GREENVILLE, S.C. -- On the banks of the Reedy River, a renaissance is taking place. A once vacant downtown has been given a new lease on life, and the joie de vivre is contagious. Brick by brick, block by block, this small Southern city is being born again. And soon, game by game, new Red Sox fans will be created in a most unlikely place.
On Thursday, the Greenville Drive, the new Class A affiliate of the Boston Red Sox in the South Atlantic League, are scheduled to play their first home game in a replica of Fenway Park called West End Field. The ballpark follows the exact same field configuration as the original, complete with a Green Monster, manual scoreboard, and a ''Pesky Pole" 302 feet down the right-field line. This $15 million mini-Fenway is part of a mixed-use development perched on the site of a former lumberyard in the red-bricked historic West End, and is a critical piece in the remodeling of the city.
Overlooking the Green Monster, construction is underway on offices and condominiums that will have the same historic feel as the ballpark; the structures share 500,000 bricks reclaimed from a nearby former textile mill. Anchoring the site is the second oldest firehouse in South Carolina, which will function as the team's ticket office and team store when renovations are complete. The Drive nickname is meant to reflect the area's entrepreneurial spirit, according to team co-owner and president Craig Brown, along with the proximity of several automotive R and D facilities.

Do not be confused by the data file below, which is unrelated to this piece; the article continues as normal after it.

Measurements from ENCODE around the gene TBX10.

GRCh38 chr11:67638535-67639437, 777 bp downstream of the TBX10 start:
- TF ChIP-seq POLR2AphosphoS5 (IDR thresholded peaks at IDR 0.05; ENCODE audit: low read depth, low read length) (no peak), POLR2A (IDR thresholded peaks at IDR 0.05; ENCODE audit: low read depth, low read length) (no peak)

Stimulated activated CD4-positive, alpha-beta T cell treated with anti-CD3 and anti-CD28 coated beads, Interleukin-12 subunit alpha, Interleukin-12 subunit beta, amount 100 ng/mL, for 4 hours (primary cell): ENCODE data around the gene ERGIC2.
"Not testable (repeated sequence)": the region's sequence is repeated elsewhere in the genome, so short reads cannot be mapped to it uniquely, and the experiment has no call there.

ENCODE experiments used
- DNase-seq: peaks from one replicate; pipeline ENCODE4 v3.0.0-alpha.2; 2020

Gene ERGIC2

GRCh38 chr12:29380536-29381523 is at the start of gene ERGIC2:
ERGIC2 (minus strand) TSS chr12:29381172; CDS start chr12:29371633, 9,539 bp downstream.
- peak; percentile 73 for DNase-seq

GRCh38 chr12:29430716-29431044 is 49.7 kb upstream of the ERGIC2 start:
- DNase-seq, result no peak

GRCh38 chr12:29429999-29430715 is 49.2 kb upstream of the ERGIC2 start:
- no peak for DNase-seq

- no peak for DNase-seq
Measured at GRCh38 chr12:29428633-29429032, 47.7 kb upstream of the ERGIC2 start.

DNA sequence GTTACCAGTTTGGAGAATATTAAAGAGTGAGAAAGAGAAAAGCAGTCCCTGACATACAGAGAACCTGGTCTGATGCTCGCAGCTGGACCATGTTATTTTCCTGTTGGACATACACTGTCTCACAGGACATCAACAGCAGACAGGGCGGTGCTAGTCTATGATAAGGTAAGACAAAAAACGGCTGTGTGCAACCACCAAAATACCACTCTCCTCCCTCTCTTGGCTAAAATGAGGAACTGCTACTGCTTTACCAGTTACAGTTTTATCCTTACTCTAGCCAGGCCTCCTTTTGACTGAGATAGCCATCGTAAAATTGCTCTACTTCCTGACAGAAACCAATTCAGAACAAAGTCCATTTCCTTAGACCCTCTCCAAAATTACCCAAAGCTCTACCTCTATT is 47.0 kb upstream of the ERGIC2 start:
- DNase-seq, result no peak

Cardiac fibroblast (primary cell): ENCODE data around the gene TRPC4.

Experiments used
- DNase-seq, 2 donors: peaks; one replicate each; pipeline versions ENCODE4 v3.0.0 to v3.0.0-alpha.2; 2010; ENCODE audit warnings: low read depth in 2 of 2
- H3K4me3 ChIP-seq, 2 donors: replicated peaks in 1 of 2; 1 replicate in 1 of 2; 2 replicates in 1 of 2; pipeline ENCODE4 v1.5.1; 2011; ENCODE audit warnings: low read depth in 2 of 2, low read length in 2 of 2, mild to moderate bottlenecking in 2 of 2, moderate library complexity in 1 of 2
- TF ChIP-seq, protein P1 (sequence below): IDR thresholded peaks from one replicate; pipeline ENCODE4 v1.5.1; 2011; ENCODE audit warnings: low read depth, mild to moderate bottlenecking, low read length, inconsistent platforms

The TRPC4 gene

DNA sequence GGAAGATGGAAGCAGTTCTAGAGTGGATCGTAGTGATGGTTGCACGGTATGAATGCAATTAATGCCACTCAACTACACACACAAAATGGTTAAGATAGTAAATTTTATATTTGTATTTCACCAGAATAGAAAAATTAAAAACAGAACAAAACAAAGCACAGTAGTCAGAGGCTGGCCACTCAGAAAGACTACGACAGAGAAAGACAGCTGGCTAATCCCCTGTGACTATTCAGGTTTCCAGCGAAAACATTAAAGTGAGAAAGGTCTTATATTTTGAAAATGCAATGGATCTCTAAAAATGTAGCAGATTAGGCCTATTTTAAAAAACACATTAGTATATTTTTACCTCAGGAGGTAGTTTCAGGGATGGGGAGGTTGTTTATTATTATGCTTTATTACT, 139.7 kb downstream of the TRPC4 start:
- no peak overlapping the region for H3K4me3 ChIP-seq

''Fenway Park is the greatest ballpark in the country, and to build a park like this provides players with a sense of what it would be like to play in the real Fenway," said Brown, 54. ''The playing dimensions are precisely the same and it's a very intimate park: The farthest seat is only 13 rows from the field of play."
THE STADIUM AND MORE See a photo gallery of Greenville at boston.com/travel.
The 5,700-seat West End Field is the latest jewel to be set in the re-crowning of this city of 60,000, and is a big part of a decades-long revitalization that has breathed new life into a dying downtown. Greenville is a textbook example of urban renewal. When suburban shopping malls had lured retailers and consumers away, the city's core became a ghost town. But after a 25-year redevelopment process, Greenville is thriving, and exudes the energy and exuberance of a young urban workforce.
One of the keys to reviving the city was transforming Main Street from a four-lane vehicular thoroughfare to a two-lane, tree-lined, pedestrian-friendly cityscape. Today, the 1 1/2-mile-long street is lined with shops, galleries, hotels, more than 80 restaurants, and now, a replica of Fenway Park.
Sit for an hour in a cafe in Greenville's free Wi-Fi zone, and the diversity and vibrancy of the place becomes apparent. Some upwardly mobile professionals in slick suits fill their coffee cups for the third time. A retired couple sips decaf as they work on a crossword puzzle. At the next table a student surfs the Internet over a latte. You hear Southern accents, to be sure, but behind the counter a woman from New Zealand serves a pair of Scandinavians, perhaps here on business with one of the multinational manufacturers in the area.
On your way to the ballpark, take a stroll down Main Street toward the Reedy River, do some window shopping, perhaps get lost for a while in the Mast General Store, where you can find everything from greeting cards to camping gear. Once at the Reedy, you quickly realize why this little Southern city has such an otherworldly appeal. The path leads you to the breathtaking Liberty Bridge and Falls Park, with a 60-foot waterfall as the centerpiece.